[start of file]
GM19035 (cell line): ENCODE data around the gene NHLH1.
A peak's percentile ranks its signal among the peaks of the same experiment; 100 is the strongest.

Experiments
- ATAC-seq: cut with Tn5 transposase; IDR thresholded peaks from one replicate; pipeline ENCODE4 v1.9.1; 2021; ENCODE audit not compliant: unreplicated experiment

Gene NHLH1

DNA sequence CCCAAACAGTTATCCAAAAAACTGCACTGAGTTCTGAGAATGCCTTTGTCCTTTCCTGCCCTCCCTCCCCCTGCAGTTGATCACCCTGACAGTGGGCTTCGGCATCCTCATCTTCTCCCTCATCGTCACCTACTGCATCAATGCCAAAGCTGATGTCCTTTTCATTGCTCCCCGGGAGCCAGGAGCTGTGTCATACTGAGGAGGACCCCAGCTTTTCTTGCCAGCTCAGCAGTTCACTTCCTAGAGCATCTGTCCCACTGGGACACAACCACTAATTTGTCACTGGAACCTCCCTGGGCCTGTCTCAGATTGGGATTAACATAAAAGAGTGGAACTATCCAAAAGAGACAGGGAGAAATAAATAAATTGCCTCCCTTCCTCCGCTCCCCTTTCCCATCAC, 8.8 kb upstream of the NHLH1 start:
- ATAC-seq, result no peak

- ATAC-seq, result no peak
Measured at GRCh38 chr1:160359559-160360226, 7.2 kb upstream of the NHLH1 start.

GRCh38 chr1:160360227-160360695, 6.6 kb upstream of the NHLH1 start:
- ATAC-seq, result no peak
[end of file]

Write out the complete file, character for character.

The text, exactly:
GM19035 (cell line): ENCODE data around the gene NHLH1.
A peak's percentile ranks its signal among the peaks of the same experiment; 100 is the strongest.

Experiments
- ATAC-seq: cut with Tn5 transposase; IDR thresholded peaks from one replicate; pipeline ENCODE4 v1.9.1; 2021; ENCODE audit not compliant: unreplicated experiment

Gene NHLH1

DNA sequence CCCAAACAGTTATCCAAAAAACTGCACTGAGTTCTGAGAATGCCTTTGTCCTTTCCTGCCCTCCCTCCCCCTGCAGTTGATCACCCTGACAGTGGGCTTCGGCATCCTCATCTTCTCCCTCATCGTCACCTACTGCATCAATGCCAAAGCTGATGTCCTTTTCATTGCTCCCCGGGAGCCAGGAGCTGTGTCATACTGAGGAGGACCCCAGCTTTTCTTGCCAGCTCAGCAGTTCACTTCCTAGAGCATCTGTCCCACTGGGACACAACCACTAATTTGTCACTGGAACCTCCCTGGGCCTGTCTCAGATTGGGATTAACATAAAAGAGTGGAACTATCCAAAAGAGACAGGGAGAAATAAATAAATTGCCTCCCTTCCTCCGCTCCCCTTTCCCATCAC, 8.8 kb upstream of the NHLH1 start:
- ATAC-seq, result no peak

- ATAC-seq, result no peak
Measured at GRCh38 chr1:160359559-160360226, 7.2 kb upstream of the NHLH1 start.

GRCh38 chr1:160360227-160360695, 6.6 kb upstream of the NHLH1 start:
- ATAC-seq, result no peak